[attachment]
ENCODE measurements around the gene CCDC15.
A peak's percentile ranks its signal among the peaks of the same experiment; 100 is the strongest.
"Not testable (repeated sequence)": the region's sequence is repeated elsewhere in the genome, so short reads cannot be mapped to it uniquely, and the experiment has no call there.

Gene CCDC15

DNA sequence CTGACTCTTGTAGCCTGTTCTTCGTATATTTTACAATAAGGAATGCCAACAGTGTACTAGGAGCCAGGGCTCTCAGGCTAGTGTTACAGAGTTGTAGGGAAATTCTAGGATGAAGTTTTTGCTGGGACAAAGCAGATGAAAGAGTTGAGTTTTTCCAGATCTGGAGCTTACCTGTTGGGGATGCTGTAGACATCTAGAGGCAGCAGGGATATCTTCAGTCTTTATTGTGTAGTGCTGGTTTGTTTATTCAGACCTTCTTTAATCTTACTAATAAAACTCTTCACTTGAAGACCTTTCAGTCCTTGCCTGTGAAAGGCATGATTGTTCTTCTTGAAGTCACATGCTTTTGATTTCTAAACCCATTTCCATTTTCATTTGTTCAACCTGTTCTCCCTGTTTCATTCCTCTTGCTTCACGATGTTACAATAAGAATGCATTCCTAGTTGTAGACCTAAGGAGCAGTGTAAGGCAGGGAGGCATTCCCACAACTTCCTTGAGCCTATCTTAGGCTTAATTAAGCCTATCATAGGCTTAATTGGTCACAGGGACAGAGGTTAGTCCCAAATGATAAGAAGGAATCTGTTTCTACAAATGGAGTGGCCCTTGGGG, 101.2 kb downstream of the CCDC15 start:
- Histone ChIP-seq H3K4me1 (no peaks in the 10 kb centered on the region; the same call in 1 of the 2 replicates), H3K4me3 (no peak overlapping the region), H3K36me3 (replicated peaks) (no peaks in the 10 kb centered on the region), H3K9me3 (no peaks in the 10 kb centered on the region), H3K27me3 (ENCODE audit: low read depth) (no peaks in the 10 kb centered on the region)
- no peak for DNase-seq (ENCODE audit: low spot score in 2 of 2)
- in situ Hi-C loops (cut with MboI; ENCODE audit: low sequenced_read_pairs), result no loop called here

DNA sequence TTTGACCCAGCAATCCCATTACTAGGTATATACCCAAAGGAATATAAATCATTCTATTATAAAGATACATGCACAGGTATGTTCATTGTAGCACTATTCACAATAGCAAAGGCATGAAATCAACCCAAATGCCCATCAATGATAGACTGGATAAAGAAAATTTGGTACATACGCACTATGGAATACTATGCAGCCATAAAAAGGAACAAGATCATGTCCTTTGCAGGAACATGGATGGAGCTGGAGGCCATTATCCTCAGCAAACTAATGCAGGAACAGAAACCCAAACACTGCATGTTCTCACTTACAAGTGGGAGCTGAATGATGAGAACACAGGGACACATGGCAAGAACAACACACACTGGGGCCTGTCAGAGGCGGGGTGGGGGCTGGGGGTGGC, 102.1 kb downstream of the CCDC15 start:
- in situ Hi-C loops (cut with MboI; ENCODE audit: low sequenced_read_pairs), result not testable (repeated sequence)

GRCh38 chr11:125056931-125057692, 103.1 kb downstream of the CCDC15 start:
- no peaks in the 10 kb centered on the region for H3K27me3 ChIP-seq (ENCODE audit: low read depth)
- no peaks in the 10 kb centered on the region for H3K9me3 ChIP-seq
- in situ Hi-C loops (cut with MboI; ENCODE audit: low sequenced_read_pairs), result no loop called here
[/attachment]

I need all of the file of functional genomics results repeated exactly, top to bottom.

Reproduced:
ENCODE measurements around the gene CCDC15.
A peak's percentile ranks its signal among the peaks of the same experiment; 100 is the strongest.
"Not testable (repeated sequence)": the region's sequence is repeated elsewhere in the genome, so short reads cannot be mapped to it uniquely, and the experiment has no call there.

Gene CCDC15

DNA sequence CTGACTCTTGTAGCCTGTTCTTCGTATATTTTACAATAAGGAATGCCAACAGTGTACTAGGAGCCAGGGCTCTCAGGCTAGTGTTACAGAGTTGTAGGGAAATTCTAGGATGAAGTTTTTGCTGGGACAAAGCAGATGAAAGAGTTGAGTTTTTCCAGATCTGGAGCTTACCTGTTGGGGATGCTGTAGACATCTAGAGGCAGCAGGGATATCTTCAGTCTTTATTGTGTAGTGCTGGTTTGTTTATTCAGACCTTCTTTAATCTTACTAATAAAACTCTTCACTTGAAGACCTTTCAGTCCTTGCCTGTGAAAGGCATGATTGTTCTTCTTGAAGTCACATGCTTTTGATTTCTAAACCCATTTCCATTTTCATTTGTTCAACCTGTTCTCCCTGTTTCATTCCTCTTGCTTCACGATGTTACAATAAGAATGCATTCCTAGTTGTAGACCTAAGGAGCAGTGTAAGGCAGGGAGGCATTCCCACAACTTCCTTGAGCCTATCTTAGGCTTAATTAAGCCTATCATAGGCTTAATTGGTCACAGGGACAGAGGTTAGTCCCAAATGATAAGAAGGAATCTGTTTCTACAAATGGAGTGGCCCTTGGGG, 101.2 kb downstream of the CCDC15 start:
- Histone ChIP-seq H3K4me1 (no peaks in the 10 kb centered on the region; the same call in 1 of the 2 replicates), H3K4me3 (no peak overlapping the region), H3K36me3 (replicated peaks) (no peaks in the 10 kb centered on the region), H3K9me3 (no peaks in the 10 kb centered on the region), H3K27me3 (ENCODE audit: low read depth) (no peaks in the 10 kb centered on the region)
- no peak for DNase-seq (ENCODE audit: low spot score in 2 of 2)
- in situ Hi-C loops (cut with MboI; ENCODE audit: low sequenced_read_pairs), result no loop called here

DNA sequence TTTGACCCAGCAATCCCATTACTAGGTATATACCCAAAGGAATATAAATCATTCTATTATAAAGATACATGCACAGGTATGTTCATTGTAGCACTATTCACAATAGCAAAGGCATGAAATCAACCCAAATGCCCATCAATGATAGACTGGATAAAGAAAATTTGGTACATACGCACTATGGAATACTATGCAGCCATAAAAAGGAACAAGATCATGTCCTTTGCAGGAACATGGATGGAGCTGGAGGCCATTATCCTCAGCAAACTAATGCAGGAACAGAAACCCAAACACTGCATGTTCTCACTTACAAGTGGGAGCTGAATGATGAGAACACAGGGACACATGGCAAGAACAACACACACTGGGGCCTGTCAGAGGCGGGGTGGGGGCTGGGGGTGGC, 102.1 kb downstream of the CCDC15 start:
- in situ Hi-C loops (cut with MboI; ENCODE audit: low sequenced_read_pairs), result not testable (repeated sequence)

GRCh38 chr11:125056931-125057692, 103.1 kb downstream of the CCDC15 start:
- no peaks in the 10 kb centered on the region for H3K27me3 ChIP-seq (ENCODE audit: low read depth)
- no peaks in the 10 kb centered on the region for H3K9me3 ChIP-seq
- in situ Hi-C loops (cut with MboI; ENCODE audit: low sequenced_read_pairs), result no loop called here